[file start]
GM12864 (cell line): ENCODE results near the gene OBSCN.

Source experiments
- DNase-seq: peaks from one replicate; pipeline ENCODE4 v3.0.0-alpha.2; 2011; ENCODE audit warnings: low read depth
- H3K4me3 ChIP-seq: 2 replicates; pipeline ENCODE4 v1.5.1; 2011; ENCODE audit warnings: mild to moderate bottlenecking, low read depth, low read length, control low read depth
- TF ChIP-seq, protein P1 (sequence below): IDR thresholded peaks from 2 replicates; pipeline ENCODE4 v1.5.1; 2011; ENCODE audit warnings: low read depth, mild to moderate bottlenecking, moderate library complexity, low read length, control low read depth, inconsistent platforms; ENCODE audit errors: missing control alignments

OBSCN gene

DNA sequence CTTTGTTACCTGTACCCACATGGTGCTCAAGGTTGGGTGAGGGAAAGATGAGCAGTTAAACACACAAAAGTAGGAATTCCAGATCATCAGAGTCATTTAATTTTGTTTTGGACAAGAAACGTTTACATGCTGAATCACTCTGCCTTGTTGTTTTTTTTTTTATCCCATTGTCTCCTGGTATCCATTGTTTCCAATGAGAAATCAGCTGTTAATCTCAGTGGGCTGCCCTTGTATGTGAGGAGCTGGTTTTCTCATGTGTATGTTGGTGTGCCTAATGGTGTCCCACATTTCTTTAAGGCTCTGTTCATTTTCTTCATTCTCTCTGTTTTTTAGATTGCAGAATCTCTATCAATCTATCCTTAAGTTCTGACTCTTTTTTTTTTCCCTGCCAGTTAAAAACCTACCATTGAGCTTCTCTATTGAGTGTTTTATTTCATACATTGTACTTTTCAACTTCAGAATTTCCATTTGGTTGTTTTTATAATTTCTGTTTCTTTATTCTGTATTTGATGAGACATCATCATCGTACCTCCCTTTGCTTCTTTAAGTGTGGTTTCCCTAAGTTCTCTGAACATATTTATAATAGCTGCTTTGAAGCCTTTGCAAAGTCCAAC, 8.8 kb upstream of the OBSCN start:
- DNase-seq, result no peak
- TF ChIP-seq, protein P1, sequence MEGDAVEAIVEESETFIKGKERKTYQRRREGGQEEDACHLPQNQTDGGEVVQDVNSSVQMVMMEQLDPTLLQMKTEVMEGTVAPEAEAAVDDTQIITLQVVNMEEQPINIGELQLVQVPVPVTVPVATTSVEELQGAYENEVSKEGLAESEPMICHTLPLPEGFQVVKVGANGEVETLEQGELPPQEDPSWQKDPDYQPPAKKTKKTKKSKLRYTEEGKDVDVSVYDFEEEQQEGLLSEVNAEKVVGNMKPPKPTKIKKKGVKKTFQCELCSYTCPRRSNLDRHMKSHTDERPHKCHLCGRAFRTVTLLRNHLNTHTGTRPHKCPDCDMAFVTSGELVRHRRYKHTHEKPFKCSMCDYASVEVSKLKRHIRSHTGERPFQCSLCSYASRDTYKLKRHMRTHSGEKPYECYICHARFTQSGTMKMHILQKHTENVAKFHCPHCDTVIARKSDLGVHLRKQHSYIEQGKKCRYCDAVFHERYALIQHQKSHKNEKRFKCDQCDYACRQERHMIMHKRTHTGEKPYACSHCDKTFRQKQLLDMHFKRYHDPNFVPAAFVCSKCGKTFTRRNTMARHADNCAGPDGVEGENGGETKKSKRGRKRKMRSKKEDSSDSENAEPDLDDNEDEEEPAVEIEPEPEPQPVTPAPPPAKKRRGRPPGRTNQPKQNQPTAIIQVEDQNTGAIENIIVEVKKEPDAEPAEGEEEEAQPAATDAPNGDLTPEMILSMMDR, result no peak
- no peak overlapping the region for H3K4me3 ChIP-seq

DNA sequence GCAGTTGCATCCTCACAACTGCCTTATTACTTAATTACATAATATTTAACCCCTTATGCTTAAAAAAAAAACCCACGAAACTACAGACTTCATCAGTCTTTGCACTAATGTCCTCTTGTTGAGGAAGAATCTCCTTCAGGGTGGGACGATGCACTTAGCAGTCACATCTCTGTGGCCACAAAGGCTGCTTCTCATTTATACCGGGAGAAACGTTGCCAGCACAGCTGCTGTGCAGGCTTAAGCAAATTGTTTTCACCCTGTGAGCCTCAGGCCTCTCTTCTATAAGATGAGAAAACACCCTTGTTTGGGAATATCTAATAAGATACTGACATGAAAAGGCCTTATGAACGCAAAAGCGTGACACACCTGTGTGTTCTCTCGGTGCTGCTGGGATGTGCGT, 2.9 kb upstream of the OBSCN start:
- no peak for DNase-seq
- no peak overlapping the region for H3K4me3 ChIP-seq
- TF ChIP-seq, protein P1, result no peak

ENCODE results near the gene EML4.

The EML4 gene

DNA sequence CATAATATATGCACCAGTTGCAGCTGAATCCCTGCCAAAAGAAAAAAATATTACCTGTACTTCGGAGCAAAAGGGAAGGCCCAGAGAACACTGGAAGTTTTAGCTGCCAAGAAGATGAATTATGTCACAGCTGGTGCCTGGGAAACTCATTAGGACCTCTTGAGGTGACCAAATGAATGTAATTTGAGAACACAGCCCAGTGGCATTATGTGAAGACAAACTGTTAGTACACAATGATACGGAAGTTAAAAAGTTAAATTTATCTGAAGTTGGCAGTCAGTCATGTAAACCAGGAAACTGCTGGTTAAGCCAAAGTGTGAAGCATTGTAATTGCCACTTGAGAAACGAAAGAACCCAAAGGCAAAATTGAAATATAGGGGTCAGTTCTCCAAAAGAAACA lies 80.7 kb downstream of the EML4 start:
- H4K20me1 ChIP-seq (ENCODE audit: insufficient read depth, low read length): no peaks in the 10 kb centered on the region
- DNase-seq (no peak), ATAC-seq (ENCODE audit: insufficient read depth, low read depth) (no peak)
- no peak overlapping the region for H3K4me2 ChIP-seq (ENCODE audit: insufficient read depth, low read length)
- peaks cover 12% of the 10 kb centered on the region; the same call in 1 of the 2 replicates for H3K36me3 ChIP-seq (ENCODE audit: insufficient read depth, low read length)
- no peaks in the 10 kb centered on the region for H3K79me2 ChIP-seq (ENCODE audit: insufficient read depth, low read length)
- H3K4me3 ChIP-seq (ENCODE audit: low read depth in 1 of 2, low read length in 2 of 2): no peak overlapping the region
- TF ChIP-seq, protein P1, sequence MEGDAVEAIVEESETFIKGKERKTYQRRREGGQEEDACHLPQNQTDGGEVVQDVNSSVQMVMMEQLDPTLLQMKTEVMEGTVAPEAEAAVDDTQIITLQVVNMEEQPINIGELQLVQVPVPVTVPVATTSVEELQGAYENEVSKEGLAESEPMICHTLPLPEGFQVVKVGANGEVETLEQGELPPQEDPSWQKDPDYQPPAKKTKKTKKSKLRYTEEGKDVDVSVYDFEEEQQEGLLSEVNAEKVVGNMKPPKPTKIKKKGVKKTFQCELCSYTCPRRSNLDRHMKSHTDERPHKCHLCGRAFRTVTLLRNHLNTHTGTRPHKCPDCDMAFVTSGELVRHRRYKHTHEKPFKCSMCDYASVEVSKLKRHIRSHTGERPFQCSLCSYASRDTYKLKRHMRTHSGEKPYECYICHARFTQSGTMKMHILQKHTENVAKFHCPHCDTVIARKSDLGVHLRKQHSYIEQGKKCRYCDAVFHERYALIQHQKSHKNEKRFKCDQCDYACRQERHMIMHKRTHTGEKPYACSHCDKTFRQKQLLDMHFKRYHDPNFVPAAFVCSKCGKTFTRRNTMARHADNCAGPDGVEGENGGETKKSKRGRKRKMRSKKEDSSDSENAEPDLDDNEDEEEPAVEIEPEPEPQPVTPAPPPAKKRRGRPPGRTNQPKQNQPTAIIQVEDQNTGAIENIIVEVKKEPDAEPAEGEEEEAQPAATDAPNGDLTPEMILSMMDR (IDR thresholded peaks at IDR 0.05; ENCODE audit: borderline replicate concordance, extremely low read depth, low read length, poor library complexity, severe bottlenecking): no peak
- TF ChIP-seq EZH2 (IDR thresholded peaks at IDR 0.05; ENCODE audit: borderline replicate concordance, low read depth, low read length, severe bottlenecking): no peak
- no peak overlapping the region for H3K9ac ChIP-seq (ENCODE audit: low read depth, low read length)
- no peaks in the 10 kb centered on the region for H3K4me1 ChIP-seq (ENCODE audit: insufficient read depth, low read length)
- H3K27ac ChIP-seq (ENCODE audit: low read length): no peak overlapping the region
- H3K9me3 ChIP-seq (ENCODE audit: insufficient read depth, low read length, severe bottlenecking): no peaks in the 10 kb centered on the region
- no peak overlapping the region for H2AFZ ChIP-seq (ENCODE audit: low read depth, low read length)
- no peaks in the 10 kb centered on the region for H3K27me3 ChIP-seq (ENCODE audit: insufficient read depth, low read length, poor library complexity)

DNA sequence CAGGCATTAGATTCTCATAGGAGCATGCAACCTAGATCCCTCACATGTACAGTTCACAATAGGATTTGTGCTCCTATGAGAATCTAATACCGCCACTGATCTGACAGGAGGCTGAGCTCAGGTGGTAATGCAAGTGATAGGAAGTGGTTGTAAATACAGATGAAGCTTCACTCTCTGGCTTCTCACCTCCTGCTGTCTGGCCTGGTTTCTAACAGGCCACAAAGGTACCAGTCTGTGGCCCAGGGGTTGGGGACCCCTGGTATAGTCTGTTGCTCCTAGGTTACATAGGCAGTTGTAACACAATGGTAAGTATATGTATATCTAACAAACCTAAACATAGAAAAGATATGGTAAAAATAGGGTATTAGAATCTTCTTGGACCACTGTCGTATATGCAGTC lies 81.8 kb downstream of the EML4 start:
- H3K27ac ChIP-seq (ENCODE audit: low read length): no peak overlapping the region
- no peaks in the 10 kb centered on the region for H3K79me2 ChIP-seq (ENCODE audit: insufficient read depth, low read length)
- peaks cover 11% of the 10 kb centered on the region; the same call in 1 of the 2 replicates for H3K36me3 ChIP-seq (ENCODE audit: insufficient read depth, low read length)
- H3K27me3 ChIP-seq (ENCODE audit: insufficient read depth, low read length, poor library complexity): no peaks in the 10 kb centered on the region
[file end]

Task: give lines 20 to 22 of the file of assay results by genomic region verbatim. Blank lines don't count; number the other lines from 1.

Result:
- no peak overlapping the region for H3K4me2 ChIP-seq (ENCODE audit: insufficient read depth, low read length)
- peaks cover 12% of the 10 kb centered on the region; the same call in 1 of the 2 replicates for H3K36me3 ChIP-seq (ENCODE audit: insufficient read depth, low read length)
- no peaks in the 10 kb centered on the region for H3K79me2 ChIP-seq (ENCODE audit: insufficient read depth, low read length)